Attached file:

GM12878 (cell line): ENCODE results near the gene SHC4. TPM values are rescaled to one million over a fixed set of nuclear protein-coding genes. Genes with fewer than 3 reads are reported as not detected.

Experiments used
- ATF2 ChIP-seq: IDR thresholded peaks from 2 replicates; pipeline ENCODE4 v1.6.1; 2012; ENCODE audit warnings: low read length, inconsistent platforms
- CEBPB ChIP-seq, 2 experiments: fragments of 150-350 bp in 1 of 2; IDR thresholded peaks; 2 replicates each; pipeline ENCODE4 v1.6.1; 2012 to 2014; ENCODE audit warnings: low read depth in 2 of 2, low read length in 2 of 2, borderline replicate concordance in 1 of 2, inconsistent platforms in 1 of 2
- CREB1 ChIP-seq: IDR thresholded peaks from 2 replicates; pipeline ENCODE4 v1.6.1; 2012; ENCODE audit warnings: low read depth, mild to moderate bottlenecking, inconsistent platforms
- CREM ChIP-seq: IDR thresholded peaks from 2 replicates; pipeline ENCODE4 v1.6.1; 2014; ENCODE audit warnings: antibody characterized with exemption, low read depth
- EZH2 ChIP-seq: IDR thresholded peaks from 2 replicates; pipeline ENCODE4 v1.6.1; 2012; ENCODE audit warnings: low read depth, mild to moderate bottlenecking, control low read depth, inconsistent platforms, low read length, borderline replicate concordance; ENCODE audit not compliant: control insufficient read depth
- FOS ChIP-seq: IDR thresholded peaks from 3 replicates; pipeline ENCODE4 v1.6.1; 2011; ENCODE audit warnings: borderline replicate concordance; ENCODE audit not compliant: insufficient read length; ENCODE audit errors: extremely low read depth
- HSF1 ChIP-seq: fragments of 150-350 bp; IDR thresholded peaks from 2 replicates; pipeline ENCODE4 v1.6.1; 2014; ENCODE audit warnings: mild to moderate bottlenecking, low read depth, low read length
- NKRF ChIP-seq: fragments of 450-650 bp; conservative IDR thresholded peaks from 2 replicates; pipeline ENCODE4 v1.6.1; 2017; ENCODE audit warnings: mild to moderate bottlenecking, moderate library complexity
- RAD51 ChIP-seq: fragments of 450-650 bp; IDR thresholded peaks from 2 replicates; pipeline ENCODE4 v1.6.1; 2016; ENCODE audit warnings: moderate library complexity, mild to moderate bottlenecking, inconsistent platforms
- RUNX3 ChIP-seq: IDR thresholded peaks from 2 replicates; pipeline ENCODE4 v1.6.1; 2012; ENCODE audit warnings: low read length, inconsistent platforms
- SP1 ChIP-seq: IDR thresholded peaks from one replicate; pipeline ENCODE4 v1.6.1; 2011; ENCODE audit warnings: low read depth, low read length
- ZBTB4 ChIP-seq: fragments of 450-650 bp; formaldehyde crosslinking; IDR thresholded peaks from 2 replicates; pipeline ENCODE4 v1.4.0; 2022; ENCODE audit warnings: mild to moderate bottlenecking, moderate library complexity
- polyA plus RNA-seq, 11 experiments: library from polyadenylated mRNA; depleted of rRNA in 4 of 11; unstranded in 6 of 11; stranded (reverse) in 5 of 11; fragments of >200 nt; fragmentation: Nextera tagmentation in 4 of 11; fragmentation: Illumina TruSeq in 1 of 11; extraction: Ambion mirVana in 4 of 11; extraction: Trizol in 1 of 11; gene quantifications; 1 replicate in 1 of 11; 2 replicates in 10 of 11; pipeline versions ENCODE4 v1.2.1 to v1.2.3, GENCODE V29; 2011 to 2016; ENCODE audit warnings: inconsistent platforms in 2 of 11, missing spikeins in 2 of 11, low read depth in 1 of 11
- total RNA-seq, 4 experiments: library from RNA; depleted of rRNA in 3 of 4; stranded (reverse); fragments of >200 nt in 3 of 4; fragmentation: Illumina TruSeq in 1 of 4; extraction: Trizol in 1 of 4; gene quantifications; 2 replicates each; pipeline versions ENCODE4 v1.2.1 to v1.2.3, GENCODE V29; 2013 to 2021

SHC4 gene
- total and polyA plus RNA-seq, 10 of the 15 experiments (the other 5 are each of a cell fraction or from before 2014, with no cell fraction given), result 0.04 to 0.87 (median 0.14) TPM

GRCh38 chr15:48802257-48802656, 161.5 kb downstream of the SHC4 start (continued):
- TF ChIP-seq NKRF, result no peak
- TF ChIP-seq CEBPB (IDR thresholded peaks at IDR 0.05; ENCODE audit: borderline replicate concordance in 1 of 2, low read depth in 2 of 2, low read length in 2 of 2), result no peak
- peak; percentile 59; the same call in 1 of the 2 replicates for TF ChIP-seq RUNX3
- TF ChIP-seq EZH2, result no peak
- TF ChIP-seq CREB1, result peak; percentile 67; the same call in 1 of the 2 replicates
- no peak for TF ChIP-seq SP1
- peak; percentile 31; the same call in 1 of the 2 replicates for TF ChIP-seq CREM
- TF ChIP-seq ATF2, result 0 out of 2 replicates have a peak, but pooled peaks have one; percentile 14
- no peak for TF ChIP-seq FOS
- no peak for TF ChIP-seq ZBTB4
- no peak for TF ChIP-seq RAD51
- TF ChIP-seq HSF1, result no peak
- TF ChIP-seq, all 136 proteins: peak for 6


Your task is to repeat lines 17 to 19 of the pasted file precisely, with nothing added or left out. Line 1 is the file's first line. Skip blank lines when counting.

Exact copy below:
SHC4 gene
- total and polyA plus RNA-seq, 10 of the 15 experiments (the other 5 are each of a cell fraction or from before 2014, with no cell fraction given), result 0.04 to 0.87 (median 0.14) TPM

GRCh38 chr15:48802257-48802656, 161.5 kb downstream of the SHC4 start (continued):